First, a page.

Can environmental exposures cause autism?

At this point, there is little evidence that environmental exposures can cause autism. One incident suggestive of a possible link between environmental exposures and autism is the Brick Township cluster in New Jersey. This town is located close to several Superfund sites (hazardous waste sites). The Centers for Disease Control and Prevention (CDC) found that autism was more common in this site than in the general population. [13] However, these results could have happened completely by chance.

The Agency for Toxic Substances and Disease Registry (ATSDR) found that three environmental contaminants, tetrachloroethylene, trichloroethylene, and trihalomethanes, were in the drinking water of Brick Township, NJ several times in the past. However, this information must be interpreted with great caution. There was no relationship between the location and timing of these abnormal chemical levels and cases of autism. [14] This example emphasizes the pressing need for more research into possible connections between environmental exposures and autism.

One of the most contentious issues in the environmental etiology of autism is the question of vaccines, the use of thimerosal (a mercury containing substance used as a preservative in vaccines), of mercury itself and of other so called “heavy metals”. This issue has unfortunately resulted in law suits and has split families apart. The Institute of Medicine Immunization Safety Review Committee examined the hypothesis that vaccines, specifically the measles-mumps-rubella (MMR) vaccine and thimerosal-containing vaccines, are causally associated with autism [20]:

“…the committee concludes that the evidence favors rejection of the causal relationship between thimerosal-containing vaccines and autism.”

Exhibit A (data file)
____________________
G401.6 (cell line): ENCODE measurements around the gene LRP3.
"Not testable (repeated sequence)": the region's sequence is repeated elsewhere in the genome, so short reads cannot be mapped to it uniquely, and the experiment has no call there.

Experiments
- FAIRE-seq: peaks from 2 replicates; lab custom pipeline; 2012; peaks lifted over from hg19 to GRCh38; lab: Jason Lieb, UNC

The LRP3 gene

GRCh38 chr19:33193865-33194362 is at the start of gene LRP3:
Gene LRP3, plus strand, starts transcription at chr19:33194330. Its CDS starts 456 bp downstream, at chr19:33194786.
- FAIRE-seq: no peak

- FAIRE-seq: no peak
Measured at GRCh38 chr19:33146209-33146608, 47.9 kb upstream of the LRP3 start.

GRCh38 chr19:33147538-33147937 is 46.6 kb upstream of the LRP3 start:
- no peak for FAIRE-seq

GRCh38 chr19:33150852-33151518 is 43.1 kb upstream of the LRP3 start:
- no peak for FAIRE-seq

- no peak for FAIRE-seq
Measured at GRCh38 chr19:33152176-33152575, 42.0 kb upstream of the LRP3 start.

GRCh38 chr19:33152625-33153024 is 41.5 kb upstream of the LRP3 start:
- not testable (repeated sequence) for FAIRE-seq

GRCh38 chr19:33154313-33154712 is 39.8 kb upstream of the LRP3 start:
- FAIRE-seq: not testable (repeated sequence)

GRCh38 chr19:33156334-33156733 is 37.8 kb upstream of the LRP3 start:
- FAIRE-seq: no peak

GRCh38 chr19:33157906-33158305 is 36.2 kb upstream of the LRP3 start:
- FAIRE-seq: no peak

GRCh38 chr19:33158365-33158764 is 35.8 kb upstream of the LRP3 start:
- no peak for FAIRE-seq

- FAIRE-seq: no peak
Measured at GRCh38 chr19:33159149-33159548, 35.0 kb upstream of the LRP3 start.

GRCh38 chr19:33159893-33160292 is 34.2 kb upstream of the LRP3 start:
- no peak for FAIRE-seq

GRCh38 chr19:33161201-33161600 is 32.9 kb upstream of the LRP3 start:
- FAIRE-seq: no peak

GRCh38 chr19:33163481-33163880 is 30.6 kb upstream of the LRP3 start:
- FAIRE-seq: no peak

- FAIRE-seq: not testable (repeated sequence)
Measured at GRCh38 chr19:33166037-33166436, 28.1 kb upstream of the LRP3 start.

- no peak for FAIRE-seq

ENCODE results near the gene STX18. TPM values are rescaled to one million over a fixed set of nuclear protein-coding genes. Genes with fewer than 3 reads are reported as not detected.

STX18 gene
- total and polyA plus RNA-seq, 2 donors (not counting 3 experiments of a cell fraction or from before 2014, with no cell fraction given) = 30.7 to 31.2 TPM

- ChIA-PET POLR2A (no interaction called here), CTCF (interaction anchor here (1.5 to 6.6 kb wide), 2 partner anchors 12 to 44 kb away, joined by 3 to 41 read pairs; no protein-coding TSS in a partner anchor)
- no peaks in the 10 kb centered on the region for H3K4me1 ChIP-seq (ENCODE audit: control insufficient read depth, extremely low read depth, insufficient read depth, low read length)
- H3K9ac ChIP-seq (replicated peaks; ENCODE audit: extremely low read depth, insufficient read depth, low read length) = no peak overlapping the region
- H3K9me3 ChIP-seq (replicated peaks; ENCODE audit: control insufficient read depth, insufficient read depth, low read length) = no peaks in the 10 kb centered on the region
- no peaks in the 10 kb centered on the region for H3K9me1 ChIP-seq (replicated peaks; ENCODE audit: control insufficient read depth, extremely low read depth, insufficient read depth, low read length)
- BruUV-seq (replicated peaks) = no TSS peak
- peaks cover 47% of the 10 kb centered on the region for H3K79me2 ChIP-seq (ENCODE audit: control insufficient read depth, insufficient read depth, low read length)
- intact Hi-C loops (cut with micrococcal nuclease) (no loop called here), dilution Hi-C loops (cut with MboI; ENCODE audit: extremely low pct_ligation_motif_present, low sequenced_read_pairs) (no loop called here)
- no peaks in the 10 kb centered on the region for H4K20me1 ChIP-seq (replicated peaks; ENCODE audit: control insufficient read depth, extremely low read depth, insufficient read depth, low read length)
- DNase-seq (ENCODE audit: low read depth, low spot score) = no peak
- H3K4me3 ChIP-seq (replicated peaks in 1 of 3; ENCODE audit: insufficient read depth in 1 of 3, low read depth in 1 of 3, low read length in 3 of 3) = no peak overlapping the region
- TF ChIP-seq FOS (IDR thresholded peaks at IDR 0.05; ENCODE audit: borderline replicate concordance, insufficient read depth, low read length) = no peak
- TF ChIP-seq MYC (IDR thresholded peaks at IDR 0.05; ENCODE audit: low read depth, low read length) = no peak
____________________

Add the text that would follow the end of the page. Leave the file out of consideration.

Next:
“… the committee concludes that the evidence favors rejection of a causal relationship between MMR vaccine and autism”

“Because chelation therapy has potential serious risks, the committee recommends that it be used only in carefully controlled research settings….”

“The committee does not recommend a policy review ….. of vaccines”

The committee reviewed all available published and unpublished epidemiological studies regarding causality and studies of potential biologic mechanisms by which these immunizations might cause autism.
The committee concluded that the body of epidemiological evidence favors rejection of a causal relationship between the MMR vaccine and autism. The committee also concluded that the body of epidemiological evidence favors rejection of a causal relationship between thimerosal-containing vaccines and autism. The committee further finds that potential biological mechanisms for vaccine-induced autism that have been generated to date are theoretical only. The committee does not recommend a policy review of the current schedule and recommendations for the administration of either the MMR vaccine or thimerosal-containing vaccines. The committee recommends a public health response that fully supports an array of vaccine safety activities.
In addition, the committee recommended that available funding for autism research be channeled to the most promising areas. The committee made additional recommendations regarding surveillance and epidemiological research, clinical studies, and communication related to these vaccine safety concerns.

Conclusion:
  1. There is no evidence at present that autism is a mercury toxicity syndrome
  2. There is no evidence at present that autism is related to vaccination
  3. There is no evidence at present that autism is improved by chelation
Given the evidence that autism has a genetic component, environmental exposures may play a role in the development of autism through gene-environment interactions in susceptible individuals. [21] Several studies are currently underway to examine this interaction, which include the (Charge), Autism Birth Cohort (ABC) Study, and the Centers for Autism and Developmental Disabilities Research and Epidemiology (CADDRE). [3] These initiatives and many other studies will hopefully provide useful insight into the genetic and environmental causes of autism and other autism spectrum disorders.